Walk into any big-box gym, and the choices can be overwhelming. In fact, it may be enough to send beginning exercisers running out the door. Mixing up training intensity is essential for the best results and to keep us coming back for more.
Getting started can be as easy as stepping into a group fitness class or climbing aboard a treadmill. The key is to have a plan and respect your starting off health and fitness levels.
Building Blocks of Training Intensity
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Key to any successful training program is building a proper foundation, or base training. According to Jeff Lockwood, cycling coach and owner of Lifesport, Inc., the physiology of older athletes requires a longer progression of training and adaptation, especially if they are new to exercise.
Base training is the time to establish the fundamentals. Attention goes to practicing proper technique and form, understanding soft-tissue integrity and establishing muscle symmetry. “You need enough time to learn how your body responds to the stimulus of the training,” says Lockwood.
“We take a look at what an athlete’s foundation is built on and assess chronological age and athletic age.” People in their 50s who have never exercised need a different approach. It’s especially important, Lockwood says, that older athletes take more recovery time to get the most out of their training.
If it has been awhile since you’ve done any form of exercise and you have no known health issues, then starting off slowly is best.
Your heart-rate zones can be tested with the assistance of a trainer or athletic coach, or you can follow the following formula from the American College of Sports Medicine (ACSM) for a rough baseline: 220 – Your Age = Maximum Heart Rate.
A very basic heart-rate monitor is a solid investment for anyone starting out. You’ll be able to keep your heart rate in check and not inadvertently over do it. One of my favorite brands is Polar because they make a variety of basic models that get the job done.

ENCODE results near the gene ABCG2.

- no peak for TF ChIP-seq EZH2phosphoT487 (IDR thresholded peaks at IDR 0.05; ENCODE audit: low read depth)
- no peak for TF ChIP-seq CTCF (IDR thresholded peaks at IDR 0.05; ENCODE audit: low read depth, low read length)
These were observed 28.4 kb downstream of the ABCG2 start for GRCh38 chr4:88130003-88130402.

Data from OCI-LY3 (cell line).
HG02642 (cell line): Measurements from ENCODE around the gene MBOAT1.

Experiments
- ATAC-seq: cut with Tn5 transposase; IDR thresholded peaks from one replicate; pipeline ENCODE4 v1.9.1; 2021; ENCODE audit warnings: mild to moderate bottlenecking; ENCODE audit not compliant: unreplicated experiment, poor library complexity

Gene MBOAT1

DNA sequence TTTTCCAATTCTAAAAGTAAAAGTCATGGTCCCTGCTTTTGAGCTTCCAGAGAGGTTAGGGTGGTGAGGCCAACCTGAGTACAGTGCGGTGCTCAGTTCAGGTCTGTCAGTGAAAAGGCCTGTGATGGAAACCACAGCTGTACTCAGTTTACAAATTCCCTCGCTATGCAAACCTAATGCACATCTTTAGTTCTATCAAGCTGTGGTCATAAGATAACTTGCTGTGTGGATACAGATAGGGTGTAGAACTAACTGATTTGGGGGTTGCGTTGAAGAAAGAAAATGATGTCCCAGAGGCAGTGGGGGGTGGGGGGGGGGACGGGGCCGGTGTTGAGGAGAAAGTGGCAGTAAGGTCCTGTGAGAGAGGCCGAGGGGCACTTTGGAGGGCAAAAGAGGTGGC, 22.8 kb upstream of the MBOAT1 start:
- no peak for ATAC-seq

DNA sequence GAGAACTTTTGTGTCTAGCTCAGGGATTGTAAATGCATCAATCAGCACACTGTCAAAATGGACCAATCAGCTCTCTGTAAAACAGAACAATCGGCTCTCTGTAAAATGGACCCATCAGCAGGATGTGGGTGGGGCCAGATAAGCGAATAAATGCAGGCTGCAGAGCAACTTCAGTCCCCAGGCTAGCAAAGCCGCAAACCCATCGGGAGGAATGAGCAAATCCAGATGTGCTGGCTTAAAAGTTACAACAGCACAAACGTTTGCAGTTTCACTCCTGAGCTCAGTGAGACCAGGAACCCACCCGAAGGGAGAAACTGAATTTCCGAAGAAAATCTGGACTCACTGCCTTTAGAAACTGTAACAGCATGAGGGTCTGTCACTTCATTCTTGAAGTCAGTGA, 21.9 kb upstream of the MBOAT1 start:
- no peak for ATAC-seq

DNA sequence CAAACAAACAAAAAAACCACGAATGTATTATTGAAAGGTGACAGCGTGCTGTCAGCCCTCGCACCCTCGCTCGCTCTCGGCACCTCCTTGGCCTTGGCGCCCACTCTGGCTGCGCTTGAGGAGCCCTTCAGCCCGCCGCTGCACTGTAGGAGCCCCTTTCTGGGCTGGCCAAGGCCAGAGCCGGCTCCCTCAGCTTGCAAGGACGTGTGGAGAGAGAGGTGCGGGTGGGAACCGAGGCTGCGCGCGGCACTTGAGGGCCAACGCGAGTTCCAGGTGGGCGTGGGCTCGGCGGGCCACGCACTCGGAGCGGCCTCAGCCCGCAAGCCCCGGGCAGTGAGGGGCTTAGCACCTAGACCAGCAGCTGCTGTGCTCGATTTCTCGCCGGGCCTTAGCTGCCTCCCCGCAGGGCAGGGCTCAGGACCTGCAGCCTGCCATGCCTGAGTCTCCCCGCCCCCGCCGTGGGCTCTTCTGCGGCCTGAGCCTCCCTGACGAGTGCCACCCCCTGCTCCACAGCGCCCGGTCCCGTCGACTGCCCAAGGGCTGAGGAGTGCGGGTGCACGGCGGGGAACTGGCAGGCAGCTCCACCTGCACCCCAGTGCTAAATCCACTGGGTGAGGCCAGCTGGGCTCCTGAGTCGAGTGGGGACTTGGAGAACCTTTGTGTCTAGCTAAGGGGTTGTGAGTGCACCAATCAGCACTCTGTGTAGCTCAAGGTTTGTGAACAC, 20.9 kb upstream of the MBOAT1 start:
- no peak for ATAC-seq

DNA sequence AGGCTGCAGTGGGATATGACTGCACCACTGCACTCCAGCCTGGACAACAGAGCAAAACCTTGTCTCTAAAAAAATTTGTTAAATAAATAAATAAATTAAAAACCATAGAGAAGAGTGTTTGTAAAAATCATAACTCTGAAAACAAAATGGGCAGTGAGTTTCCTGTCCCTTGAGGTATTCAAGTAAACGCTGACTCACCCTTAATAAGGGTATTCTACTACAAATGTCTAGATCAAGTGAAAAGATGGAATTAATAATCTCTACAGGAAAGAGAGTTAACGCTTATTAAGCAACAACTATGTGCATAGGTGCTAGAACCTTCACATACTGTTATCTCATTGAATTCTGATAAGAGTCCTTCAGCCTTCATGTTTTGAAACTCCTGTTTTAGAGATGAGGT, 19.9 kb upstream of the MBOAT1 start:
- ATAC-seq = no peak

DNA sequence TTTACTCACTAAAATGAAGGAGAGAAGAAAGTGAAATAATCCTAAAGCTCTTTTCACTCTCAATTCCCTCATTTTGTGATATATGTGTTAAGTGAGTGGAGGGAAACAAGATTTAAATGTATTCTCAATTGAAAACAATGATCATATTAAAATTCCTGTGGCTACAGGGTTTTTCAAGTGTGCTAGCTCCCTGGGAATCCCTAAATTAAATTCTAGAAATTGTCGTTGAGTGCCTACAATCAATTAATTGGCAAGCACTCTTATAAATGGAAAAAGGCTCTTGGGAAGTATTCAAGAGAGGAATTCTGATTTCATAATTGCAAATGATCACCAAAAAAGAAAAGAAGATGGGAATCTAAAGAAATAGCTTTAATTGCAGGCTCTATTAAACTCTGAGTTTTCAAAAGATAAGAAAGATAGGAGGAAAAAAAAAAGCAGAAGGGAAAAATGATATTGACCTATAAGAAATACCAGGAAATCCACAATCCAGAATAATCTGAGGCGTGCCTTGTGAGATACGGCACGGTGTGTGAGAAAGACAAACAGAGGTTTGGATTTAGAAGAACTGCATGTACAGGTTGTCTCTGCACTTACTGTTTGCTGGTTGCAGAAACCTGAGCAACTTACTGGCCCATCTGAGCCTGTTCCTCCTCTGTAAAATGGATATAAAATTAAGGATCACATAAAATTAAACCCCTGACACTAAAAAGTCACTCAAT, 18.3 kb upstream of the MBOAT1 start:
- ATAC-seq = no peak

A heart-rate zone between 55 percent and 65 percent of maximum will improve cardiovascular fitness. The bonus is when you work out at this intensity, a greater percentage of the calorie burn comes from fat.
Steady State Exercise
Research from the American Council on Exercise in partnership with the Department of Exercise Sport Science at the University of Wisconsin explored the best forms of exercise for people who are just starting out an exercise program.
What they found was 20 minutes of steady-state exercise, which they describe as moderate-to-vigorous intensity, accomplished nearly the same cardiovascular fitness benefits as very brief, high-intensity intervals. Steady state training is an endurance pace, or a perceived exertion rate of about six out of 10, which equates to 65-70% of your maximum heart rate. It’s a pace where you can still have a conversation, while improving your fitness.
High Intensity Efforts
Starting off in a High Intensity Interval Training (HIIT) class may not be a beginner’s best choice. That’s because high-intensity classes offer variety later in your training program when cardiovascular fitness improves. Even then, take it in small doses.
HIIT training is wildly popular and marketed as a way to get an intense workout in less time. It generally involves intense work periods of a few seconds to a few minutes followed by a recovery period of the same interval. HIIT classes can go for 20 to 60 minutes, depending on the program.
ACSM experts say HIIT training can improve aerobic and anaerobic fitness, blood pressure, cardiovascular health, insulin sensitivity, cholesterol profiles and loss of visceral fat.
First, Build a Solid Base
HIIT classes are a great add after a foundation of fitness is down. ACSM considers a solid base fitness level as consistent aerobic training three to five times a week for 20 to 60 minutes at a moderately hard intensity. “Establishing appropriate exercise form and muscle strength are important before engaging in HIIT to reduce the risk of musculoskeletal injury,” the organization states.
As Coach Lockwood says, base training requires a variation of well-timed low-intensity and high-intensity training. “Variation is the key, or you will compromise your body. We want to create a stimulus as opposed to a stress. And the older we get, the more careful we have to be to understand that. It all corresponds to how the body reacts to the training and making the right adjustments.”